Are you often worried about day-to-day details? Do you usually fret over small things? Are you often nervous about situations and their outcome? These are anxiety symptoms.
Sure, it’s normal to be worried every now and then. But if you find yourself frequently fretting about a lot of things, it’s important to realize if it may be an anxiety disorder.
What Is Anxiety?
Anxiety can simply be described as a feeling of uneasiness. Mostly, it’s caused by worry or fear of future occurrences that can harm our well-being. For instance, you can feel worried when undergoing certain lab tests.
Psychologists say that being anxious at different situations is completely normal. Feeling worried or anxious actually helps us deal with the real danger. But how can you tell if those feelings of anxiety are actually a disorder?
Anxiety comes in many different forms. These include panic attacks, phobias, and generalized anxiety disorder. If you frequently feel very anxious or worried, and experience the symptoms for a few months, you may have anxiety.
There are different types of anxiety disorders. However, these are common signs for almost all of them:
- An increased heart beat and nervousness. The body’s natural alarm initiates such responses when faced with danger. It prepares the body by directing blood to major organs to keep us alert and free from harm.
- Sweating, trembling and feeling weak in the legs. These are usual signs of fear. People with social phobias frequently have these symptoms.
- Nausea and stomach upset. Anxiety makes our body shut down all systems which are not crucial for survival. This allows the system to focus all energy to organs that ensure well-being. Because digestion isn’t needed, the body shuts it down temporarily. This results in stomach upset and other digestive-related symptoms.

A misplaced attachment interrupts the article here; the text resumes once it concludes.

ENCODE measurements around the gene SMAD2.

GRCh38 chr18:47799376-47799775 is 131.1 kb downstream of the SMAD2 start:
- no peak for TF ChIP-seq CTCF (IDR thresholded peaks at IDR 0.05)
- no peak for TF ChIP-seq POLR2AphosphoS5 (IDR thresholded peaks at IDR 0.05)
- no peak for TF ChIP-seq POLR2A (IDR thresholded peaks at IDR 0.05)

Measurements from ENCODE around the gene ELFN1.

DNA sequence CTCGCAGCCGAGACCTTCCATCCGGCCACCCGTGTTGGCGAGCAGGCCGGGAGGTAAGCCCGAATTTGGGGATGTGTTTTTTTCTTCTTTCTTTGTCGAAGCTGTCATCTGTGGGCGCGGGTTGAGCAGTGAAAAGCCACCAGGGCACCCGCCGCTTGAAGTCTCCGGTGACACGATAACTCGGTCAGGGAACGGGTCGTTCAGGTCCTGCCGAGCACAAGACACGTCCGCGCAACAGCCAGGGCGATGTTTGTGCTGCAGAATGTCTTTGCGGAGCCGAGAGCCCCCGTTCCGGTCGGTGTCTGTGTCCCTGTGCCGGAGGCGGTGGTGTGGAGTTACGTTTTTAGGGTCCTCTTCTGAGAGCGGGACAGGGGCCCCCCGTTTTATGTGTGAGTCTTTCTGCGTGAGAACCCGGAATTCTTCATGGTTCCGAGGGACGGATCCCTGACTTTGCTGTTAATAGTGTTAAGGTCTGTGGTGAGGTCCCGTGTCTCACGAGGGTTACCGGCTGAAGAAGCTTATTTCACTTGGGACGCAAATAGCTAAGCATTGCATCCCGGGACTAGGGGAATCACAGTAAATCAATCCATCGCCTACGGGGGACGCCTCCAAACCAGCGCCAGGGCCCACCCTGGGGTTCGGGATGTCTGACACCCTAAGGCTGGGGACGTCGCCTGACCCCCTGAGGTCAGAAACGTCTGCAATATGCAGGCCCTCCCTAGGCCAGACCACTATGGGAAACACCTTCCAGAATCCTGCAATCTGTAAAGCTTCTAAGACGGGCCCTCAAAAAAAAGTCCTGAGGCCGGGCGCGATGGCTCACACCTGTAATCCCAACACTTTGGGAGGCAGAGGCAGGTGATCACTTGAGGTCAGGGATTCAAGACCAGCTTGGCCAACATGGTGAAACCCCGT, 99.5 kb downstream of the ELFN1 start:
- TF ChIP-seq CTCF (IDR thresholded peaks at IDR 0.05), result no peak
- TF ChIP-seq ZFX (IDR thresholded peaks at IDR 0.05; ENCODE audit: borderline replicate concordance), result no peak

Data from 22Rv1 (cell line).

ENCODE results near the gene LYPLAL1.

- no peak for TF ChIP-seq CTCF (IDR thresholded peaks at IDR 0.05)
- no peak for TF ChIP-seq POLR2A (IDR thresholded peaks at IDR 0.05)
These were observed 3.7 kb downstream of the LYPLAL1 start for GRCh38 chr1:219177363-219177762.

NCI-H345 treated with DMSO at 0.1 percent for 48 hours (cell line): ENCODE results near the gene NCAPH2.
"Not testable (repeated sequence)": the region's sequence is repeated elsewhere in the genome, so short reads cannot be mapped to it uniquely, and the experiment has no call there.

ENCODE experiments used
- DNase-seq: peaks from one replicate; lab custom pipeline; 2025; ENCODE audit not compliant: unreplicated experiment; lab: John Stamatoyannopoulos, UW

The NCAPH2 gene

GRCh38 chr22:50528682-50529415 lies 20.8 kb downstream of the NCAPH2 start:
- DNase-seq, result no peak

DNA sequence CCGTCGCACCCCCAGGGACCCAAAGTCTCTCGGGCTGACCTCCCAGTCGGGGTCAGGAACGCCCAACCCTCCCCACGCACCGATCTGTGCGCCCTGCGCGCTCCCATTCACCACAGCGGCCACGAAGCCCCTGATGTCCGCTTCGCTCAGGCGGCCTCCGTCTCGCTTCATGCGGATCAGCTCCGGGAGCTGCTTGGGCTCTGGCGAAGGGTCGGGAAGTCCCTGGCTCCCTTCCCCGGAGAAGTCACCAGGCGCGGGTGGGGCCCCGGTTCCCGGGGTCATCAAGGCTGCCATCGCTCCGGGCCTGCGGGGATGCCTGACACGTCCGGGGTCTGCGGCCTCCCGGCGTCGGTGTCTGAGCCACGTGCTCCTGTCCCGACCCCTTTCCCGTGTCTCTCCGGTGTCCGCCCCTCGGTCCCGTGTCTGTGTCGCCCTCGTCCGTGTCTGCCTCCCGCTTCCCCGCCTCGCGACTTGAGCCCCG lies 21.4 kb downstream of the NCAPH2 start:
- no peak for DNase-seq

- Dizziness and shortness of breath. During anxiety attacks, blood and oxygen are mostly directed to the major organs. This forces the body to increase its breathing rate to take in more oxygen. Additionally, there is a decrease in blood supply to the brain. This results in dizziness or lightheadedness.
- Chest tightness and pain. This increased breathing rate can make you feel pain in the chest area. Additionally, you may also feel tightness when trying to breathe.
Next steps you can take
If you think you have an anxiety disorder, it’s best to see your doctor. He can refer you to a mental health specialist to help you with treatment. Additionally, there are simple things you can do at home to keep anxiety at bay:
- Stop drinking coffee and other drinks with caffeine. Caffeine can increase symptoms of anxiety and nervousness.
- Avoid alcohol and other recreational drugs. These substances can increase your anxiety as well.
- Quit smoking. The nicotine content of cigarettes can worsen anxiety.
- Try relaxation techniques. Tai chi, yoga and meditation, along with other techniques, can prove to be beneficial.
- Get enough zzzz’s. Lack of sleep can trigger anxiety. Make sure to get at least 8 hours of sleep every night.
- Get moving with exercise and physical activity. Exercise can reduce stress and anxiety. Try to set a routine that you can follow for at least 3-4 days a week.
- Manage your stress well. Stress is a big trigger for anxiety. Deep breathing and various other stress management techniques can help prevent a blowup of anxiety symptoms.